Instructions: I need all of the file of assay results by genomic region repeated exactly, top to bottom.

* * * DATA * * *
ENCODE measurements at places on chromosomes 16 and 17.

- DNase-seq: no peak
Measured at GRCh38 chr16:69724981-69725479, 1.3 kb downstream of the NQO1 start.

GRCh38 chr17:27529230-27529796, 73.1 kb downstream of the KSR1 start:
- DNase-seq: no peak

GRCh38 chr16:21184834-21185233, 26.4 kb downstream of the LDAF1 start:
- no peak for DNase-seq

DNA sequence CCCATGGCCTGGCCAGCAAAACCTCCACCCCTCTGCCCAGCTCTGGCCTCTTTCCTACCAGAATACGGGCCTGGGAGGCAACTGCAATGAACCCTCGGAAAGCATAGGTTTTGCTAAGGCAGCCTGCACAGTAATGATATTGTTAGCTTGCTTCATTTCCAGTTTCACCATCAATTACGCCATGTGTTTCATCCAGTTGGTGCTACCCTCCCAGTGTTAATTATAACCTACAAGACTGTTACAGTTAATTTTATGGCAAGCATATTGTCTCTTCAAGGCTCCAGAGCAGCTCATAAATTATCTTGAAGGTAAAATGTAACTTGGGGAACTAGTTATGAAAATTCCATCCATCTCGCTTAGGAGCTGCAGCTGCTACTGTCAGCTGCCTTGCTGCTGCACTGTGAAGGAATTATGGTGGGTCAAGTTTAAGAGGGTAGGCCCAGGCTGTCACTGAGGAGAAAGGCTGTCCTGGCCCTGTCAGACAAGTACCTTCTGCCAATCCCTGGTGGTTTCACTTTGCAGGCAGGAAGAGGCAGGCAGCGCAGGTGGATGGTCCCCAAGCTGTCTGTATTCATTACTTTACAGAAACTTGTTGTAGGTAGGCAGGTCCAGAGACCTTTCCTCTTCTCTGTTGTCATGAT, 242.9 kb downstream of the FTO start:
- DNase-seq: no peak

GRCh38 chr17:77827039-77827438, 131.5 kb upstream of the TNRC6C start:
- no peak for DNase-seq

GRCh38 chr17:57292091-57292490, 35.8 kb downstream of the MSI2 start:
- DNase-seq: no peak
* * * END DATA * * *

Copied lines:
ENCODE measurements at places on chromosomes 16 and 17.

- DNase-seq: no peak
Measured at GRCh38 chr16:69724981-69725479, 1.3 kb downstream of the NQO1 start.

GRCh38 chr17:27529230-27529796, 73.1 kb downstream of the KSR1 start:
- DNase-seq: no peak

GRCh38 chr16:21184834-21185233, 26.4 kb downstream of the LDAF1 start:
- no peak for DNase-seq

DNA sequence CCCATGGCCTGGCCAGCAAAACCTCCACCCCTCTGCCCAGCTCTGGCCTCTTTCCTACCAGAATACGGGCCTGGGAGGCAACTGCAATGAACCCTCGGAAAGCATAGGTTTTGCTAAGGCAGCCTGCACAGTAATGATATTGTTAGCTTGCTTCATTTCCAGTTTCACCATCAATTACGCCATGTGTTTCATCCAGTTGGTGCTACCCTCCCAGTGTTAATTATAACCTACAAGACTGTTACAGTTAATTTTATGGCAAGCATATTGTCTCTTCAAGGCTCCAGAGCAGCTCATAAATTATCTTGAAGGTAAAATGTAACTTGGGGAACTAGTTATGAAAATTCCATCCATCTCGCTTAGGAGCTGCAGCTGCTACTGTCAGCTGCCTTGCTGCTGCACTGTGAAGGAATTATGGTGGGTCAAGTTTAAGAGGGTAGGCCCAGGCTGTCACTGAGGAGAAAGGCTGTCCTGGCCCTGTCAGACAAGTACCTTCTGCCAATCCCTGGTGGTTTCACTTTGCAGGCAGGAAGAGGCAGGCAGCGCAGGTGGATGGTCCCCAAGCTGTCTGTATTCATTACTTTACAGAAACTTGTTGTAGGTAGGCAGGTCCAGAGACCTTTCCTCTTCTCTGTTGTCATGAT, 242.9 kb downstream of the FTO start:
- DNase-seq: no peak

GRCh38 chr17:77827039-77827438, 131.5 kb upstream of the TNRC6C start:
- no peak for DNase-seq

GRCh38 chr17:57292091-57292490, 35.8 kb downstream of the MSI2 start:
- DNase-seq: no peak